Stars back calls for tighter gun control laws
Britons Rita Ora and Leona Lewis joined actresses including Laura Dern, Amy Schumer and Connie Britton to speak in support of the mass movement.
Hollywood backed the calls of school shooting survivors for tighter gun control laws as hundreds of thousands across the US protested in the student-led March For Our Lives.
Stars joined students on stage in Los Angeles on Saturday at a sibling march to the Washington DC rally organised in the wake of the Valentine’s Day massacre at Marjory Stoneman Douglas High School.
Britons Rita Ora and Leona Lewis joined actresses including Laura Dern, Amy Schumer and Connie Britton to speak in support of the mass movement taking on opponents of tighter laws such as the National Rifle Association (NRA).
It’s very inspiring here down at the #MarchForOurLivesLA. I caught up with @amyschumer who has used her voice in the past in support of gun control and is using her voice again today. pic.twitter.com/iGoxMXRWvJ— Maria Shriver (@mariashriver) March 24, 2018
Survivors of the Marjory Stoneman shooting, Mia Freeman and Hayley Licata, received a huge applause from the audience.
“No one should ever have to experience the pain we are all feeling right now,” Mia said.
“We should be going to school to get an education and a future, not wondering if we are ever going to see that future.”
Thousands protest in Los Angeles in the March For Our Lives pic.twitter.com/m5WoRUHtj5— Sam Blewett (@BlewettSam) March 24, 2018
Hayley hit out at US President Donald Trump’s proposal to arm teachers in the wake of the atrocity at her school in Parkland, Florida.
“The answer to gun violence is not more guns,” she said.
Lewis let them know that allies in Britain are supporting them, citing the protest at the US embassy in London.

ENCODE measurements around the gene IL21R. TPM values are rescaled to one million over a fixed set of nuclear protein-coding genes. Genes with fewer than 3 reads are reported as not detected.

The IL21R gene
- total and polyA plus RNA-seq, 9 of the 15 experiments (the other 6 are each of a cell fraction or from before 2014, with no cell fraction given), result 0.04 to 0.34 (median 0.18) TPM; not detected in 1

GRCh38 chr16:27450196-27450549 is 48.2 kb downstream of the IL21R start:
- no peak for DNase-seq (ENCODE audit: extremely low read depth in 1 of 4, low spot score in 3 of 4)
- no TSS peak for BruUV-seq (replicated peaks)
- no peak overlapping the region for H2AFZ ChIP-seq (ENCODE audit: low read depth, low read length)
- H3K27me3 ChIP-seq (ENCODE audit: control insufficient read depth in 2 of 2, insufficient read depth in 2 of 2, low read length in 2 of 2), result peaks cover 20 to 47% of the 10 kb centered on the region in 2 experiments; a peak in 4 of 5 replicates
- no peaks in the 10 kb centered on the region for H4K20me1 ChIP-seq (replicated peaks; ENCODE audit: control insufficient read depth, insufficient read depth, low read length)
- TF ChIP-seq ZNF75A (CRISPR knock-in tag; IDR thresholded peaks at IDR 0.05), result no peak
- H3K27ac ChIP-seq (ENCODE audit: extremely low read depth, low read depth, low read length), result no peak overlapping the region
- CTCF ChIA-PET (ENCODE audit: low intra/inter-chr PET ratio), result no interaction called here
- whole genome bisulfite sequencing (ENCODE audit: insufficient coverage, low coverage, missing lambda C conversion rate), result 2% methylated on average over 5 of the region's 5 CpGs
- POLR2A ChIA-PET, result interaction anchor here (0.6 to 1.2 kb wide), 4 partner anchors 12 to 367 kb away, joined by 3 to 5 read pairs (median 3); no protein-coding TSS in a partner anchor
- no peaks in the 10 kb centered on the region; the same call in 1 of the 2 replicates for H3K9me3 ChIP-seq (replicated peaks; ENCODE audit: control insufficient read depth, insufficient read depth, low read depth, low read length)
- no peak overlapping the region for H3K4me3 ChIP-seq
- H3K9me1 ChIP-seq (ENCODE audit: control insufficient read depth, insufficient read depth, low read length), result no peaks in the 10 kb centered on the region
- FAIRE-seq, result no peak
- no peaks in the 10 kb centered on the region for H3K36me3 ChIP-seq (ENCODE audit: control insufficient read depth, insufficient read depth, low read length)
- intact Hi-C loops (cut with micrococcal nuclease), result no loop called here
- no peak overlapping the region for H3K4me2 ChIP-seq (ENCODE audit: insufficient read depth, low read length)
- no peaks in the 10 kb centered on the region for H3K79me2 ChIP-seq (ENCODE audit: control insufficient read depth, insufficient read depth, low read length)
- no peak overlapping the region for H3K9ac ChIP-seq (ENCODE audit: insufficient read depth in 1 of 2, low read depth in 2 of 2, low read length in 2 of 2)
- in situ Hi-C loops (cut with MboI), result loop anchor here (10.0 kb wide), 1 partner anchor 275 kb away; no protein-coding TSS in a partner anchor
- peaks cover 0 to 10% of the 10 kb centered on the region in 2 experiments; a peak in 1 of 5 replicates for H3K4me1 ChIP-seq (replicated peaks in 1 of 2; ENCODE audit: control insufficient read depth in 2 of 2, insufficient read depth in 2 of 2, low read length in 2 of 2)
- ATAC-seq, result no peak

I’m sick so won’t be able to sing at the march today sadly but I will be there standing side by side with the students #marchforourlives— Leona Lewis (@leonalewis) March 24, 2018
“We hear you and we stand with you because being safe from gun violence is a right that everyone deserves,” she said.
Ora added: “Moments like this not only inspire us, they inspire the whole damn world.”
Schumer told the crowd they were risking having “literal targets on our backs” by speaking out in the fight for the “fallen angels” and the children living in fear of guns.
She blasted politicians who accept money from the NRA to “uphold these laws outdated by hundreds of years”. She added: “They allow for repeated killings of students.”
Dern praised the “incredible students – our next generation, our revolutionaries” and actress Olivia Wilde said the current movement is one the NRA has long feared.
“A new generation has been galvanised by their collective rage and they are ready not only to march but to vote,” she said.
“You are the leaders we have been waiting for. I’m so proud to stand behind you.”
“Vote them out” was a prominent chant from the crowds which maintained a focus on expelling leaders standing in the way of reform at the upcoming mid-term elections.
Carrying placards displaying portraits of the victims of the latest massacres and ones reading “Bullets are not school supplies”, “My congressman takes NRA blood money” and “Protect kids not guns”, thousands of marchers descended on Downtown LA.
Action since the 17 students and staff members killed in the latest attack has so far seen tens of thousands stage school walkouts and has thrust the gun debate into the national consciousness.
The outcry has seen some legislative success, with Florida passing its first new gun controls in more than 20 years and the US Congress issuing funding to improve school safety and compliance with criminal background checks for firearm purchases.
But, the protesters were keen to reiterate, there is still much to be done before students feel safe in the nation where school shootings and other gun massacres are a regular occurrence.